May 14, 2011

Restoring More Than Just Movies

Admittedly, I've been neglectful of this blog - part of it has been a determined effort to locate work of any hue after a freelance assignment ended. (No bad thoughts - just one of those things that happens in business). But in the course of my networking online and offline, encountered a contact who, well, is involved in a cause that reflects something that is near and dear to my heart.

My childhood was spent in Bridgeport - as I like to say, I grew up Catholic on the South Side in the 1970s; make up your own punch line. One of the memories I have is going to the Ramova Theater, located near 35th and Halsted. (Conveniently next to the Ramova Grill, which serves the greatest chili on the planet). The first movies I remember seeing were at this theater - a double bill of an Otto Preminger movie and Aloha Bobby and Rose. (It must have been a grindhouse theater, for at some point, I remember a trailer for Master of the Flying Guillotine). At some point, the theater closed, and remained shut off - one of those "reminders of a bygone era"....

Cut to a few weeks ago - I'm meeting a new professional contact for coffee and conversation - sharing contacts, and started because of my Linked In profile. (See, kids, it pays to be connected online!) Although we shared much about the non-profit/social media scene (which is, well, where my heart lies), what really gladdened me was to hear of her involvement in efforts to save the Ramova.

Fortunately, I grew up in an era where single-screen theaters may have been dying, but were still around to provide a local anchor into popular culture. It's no wonder I fell in love with both movies and architecture - between the Ramova, the Colony on 59th and Kedzie (where I conned my parents into taking me to see Alien) and the Brighton near Archer and Sacramento (home of Tuesday dollar nights, with a once legendary triple bill of American Werewolf in London, Halloween II, and Cat People, I had plenty of opportunities to indulge that whim. (In high school, I often bragged about how frequently I saw Star Trek II: The Wrath of Khan at the Brighton. Yes, I was a fanboy who wore Doctor Who buttons....which is not unlike my current lifestyle). But now, in our DVD/streaming video/illegal downloading age, having those local touchstones are more important than ever, as they help build a stronger sense of community. (Just ask the Tivoli in St. Louis)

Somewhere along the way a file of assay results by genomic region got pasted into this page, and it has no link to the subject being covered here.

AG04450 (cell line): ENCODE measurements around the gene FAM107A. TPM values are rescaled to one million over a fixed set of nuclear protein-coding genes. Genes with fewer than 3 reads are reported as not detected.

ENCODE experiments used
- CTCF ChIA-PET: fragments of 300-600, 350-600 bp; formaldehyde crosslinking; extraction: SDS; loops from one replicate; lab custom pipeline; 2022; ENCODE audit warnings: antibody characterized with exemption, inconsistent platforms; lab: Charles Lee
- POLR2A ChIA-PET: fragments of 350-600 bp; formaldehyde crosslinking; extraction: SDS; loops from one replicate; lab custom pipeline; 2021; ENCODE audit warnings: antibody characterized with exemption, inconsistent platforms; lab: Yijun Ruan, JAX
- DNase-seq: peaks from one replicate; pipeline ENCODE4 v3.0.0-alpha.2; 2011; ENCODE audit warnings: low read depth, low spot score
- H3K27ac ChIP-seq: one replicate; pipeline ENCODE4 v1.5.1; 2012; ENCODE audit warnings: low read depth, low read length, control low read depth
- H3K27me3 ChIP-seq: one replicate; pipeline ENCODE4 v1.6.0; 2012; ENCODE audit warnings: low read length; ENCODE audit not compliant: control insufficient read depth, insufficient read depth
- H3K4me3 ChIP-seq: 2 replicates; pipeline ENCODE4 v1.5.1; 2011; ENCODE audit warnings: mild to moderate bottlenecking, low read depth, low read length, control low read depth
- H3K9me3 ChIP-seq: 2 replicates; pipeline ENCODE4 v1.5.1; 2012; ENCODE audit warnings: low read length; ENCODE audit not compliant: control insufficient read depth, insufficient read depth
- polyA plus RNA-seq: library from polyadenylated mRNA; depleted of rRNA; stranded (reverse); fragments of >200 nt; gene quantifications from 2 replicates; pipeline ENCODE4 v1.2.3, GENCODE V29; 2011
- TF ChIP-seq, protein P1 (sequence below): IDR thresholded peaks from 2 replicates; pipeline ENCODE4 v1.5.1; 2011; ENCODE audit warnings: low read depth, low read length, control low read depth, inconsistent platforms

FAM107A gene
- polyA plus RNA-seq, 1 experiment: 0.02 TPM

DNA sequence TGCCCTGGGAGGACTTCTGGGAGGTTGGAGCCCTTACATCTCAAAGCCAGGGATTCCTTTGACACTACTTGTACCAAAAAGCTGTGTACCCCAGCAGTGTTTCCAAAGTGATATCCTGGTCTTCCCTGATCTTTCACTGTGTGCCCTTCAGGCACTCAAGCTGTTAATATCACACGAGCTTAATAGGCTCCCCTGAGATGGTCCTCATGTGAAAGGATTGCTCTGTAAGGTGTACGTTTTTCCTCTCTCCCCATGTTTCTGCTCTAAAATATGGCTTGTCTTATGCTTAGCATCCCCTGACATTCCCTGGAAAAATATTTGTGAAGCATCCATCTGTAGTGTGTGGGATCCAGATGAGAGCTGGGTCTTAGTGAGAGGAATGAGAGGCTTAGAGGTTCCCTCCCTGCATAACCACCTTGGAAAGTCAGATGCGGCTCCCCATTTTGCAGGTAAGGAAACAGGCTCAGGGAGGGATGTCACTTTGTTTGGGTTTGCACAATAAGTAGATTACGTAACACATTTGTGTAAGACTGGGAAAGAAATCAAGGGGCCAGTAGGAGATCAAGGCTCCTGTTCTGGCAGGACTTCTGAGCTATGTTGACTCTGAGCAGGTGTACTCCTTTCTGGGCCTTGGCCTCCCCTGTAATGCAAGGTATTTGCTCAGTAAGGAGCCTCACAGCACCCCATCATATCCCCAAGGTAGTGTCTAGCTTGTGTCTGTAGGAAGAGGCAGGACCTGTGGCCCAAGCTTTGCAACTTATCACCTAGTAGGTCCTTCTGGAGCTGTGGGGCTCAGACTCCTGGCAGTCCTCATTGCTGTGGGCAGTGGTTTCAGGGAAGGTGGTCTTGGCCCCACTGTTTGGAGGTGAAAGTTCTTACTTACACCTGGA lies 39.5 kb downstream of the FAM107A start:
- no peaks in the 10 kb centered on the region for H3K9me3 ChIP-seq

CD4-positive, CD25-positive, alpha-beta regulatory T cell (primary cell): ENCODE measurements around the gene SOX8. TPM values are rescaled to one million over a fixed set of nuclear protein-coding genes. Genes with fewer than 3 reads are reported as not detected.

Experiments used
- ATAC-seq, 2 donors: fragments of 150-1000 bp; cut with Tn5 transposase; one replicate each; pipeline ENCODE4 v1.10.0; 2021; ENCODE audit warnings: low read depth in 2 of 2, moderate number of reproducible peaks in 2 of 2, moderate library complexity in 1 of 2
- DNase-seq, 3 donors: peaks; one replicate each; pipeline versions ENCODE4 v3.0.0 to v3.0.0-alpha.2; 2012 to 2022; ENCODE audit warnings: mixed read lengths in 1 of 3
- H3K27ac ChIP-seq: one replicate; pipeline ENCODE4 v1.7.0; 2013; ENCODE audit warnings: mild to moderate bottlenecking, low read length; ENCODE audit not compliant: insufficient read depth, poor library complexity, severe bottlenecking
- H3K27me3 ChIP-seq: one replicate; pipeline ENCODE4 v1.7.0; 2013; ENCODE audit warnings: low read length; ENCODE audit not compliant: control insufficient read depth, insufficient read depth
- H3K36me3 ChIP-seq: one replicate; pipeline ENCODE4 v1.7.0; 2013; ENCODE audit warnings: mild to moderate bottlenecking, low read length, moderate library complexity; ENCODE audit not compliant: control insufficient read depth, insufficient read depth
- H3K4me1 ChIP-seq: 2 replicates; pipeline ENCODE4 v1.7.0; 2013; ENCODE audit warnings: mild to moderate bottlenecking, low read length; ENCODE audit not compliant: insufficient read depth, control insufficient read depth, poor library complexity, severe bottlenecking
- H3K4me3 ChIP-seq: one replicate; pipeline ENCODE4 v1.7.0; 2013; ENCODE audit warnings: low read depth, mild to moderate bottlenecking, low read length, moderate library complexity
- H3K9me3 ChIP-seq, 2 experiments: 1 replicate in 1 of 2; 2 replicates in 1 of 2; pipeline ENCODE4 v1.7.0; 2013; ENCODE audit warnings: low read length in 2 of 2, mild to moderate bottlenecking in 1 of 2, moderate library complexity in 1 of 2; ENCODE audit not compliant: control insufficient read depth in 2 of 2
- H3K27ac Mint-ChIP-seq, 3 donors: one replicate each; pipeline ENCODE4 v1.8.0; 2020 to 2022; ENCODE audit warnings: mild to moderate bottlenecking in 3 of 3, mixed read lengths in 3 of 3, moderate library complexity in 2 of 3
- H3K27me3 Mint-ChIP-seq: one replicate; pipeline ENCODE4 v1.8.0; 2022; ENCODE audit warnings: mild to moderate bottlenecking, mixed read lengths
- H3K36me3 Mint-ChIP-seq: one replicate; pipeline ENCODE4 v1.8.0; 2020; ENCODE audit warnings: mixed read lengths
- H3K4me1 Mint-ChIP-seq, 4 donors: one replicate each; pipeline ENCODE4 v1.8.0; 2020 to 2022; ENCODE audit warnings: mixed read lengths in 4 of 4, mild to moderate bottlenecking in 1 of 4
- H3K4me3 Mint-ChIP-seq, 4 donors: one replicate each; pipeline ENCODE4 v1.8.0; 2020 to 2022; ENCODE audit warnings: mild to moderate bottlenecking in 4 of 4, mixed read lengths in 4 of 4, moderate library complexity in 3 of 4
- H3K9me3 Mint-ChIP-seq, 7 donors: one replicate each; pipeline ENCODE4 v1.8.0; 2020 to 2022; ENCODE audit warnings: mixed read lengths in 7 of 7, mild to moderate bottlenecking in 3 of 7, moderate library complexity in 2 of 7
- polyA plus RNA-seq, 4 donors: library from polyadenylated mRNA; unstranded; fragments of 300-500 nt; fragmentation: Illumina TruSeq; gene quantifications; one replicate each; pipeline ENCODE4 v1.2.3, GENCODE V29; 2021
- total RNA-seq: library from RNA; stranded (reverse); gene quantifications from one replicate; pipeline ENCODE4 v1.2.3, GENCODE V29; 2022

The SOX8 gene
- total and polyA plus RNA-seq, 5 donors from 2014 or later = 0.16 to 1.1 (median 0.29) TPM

At this point, I am in a phase of reevaluating my activities - I will be stepping down from Net Tuesday in a couple of months, and leaving another commitment at the end of the year. Nothing major - just want to leave my life open for other things and experiences. But there's something about knowing that an effort to save this theater exists that makes me glad....growing up, I had this crazy dream of winning the lottery, buying these theaters, and restoring them.

Although no lottery tickets were involved, it's very heartwarming to know that there are others - like me - who love these old theaters, and who love them enough to move forward and make things happen.

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